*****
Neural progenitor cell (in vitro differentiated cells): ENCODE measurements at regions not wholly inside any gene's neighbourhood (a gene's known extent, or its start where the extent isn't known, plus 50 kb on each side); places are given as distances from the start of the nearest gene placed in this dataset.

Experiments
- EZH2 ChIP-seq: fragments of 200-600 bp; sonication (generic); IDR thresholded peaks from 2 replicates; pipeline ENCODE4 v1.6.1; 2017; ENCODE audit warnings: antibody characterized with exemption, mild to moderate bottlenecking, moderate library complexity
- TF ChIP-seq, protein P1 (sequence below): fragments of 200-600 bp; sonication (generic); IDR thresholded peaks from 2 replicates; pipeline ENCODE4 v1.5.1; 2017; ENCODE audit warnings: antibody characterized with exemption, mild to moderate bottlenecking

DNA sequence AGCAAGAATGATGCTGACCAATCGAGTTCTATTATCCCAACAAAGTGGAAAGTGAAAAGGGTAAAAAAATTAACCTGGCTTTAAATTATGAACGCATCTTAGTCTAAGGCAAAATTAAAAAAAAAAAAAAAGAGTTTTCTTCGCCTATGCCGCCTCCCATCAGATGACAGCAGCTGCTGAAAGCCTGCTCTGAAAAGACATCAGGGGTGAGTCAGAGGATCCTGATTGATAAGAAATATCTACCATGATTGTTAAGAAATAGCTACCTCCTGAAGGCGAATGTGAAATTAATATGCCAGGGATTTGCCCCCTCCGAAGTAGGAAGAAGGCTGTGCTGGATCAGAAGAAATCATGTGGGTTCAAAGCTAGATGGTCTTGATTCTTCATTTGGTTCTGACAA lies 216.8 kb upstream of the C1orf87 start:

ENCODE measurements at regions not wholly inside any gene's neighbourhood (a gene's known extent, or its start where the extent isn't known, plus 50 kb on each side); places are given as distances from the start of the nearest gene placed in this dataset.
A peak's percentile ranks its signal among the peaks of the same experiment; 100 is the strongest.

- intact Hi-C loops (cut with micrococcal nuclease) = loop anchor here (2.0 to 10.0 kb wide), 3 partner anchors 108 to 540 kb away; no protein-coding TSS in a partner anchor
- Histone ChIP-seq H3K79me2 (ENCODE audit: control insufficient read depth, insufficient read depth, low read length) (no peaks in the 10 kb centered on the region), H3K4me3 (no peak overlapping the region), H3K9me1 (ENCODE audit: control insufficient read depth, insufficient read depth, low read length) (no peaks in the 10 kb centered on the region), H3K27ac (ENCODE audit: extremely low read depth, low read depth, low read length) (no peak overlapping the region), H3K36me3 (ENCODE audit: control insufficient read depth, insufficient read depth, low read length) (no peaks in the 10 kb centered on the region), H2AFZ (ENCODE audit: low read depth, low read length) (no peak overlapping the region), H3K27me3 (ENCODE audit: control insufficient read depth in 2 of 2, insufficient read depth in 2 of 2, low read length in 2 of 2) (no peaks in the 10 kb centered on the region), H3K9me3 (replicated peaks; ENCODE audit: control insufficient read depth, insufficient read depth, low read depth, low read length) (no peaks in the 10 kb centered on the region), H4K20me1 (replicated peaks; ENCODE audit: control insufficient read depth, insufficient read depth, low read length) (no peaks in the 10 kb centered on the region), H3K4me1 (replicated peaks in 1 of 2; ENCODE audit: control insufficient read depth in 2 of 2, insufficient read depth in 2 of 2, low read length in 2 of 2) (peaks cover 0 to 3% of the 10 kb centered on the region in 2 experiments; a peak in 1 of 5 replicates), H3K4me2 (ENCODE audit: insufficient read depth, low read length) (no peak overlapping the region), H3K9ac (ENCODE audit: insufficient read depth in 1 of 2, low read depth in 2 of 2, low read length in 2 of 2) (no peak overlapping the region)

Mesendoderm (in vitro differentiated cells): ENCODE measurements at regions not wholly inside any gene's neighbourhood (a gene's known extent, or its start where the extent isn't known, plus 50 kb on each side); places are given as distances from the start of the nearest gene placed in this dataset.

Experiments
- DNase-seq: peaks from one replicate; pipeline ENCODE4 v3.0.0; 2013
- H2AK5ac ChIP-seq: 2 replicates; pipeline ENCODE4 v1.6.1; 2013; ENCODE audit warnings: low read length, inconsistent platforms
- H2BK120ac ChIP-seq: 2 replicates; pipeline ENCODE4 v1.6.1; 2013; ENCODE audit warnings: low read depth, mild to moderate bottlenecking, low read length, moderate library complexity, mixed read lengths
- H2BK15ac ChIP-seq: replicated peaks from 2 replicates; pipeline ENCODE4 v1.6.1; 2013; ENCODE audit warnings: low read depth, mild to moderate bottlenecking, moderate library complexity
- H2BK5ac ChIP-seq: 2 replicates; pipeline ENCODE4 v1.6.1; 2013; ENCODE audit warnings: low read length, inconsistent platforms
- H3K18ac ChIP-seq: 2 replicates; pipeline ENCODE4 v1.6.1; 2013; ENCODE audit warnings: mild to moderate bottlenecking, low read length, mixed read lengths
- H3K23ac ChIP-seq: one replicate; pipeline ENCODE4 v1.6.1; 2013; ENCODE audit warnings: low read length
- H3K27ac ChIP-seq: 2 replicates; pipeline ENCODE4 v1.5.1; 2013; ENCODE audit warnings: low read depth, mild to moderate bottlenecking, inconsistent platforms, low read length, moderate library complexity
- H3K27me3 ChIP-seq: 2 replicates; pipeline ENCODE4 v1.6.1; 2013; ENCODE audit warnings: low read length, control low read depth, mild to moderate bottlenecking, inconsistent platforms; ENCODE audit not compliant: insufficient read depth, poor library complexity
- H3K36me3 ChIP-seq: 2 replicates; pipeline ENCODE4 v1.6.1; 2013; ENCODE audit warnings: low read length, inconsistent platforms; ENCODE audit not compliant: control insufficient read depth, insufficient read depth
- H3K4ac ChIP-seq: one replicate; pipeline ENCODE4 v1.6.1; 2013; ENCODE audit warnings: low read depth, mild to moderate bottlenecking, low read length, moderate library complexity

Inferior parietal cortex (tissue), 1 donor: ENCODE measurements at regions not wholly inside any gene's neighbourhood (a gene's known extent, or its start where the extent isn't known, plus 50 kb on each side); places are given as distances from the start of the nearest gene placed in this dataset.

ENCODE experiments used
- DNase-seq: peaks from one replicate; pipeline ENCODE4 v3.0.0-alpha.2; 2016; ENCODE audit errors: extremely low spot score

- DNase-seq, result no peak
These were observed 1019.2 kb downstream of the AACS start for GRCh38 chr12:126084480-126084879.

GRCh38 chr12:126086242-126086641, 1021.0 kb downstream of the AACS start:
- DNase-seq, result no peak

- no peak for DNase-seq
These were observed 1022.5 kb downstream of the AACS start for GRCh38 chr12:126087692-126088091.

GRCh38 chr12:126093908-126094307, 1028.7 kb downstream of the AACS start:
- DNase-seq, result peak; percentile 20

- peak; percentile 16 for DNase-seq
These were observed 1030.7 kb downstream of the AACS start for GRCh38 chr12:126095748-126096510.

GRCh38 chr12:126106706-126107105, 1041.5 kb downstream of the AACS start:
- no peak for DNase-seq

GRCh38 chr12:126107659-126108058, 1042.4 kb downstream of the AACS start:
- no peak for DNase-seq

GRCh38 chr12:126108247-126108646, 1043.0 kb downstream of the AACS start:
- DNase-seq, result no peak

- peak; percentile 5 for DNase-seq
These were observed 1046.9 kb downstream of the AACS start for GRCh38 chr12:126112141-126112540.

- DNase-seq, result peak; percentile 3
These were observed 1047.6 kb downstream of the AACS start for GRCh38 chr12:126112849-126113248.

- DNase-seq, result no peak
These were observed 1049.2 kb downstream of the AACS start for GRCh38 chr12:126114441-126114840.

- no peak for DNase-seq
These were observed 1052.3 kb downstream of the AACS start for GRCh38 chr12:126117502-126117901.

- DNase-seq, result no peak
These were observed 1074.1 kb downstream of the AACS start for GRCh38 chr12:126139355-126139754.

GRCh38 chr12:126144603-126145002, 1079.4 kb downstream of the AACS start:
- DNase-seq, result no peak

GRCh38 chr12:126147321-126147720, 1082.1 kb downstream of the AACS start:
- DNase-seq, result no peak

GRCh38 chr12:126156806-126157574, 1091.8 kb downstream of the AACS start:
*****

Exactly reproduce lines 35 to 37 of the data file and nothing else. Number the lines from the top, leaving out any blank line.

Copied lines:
These were observed 1030.7 kb downstream of the AACS start for GRCh38 chr12:126095748-126096510.

GRCh38 chr12:126106706-126107105, 1041.5 kb downstream of the AACS start:
- no peak for DNase-seq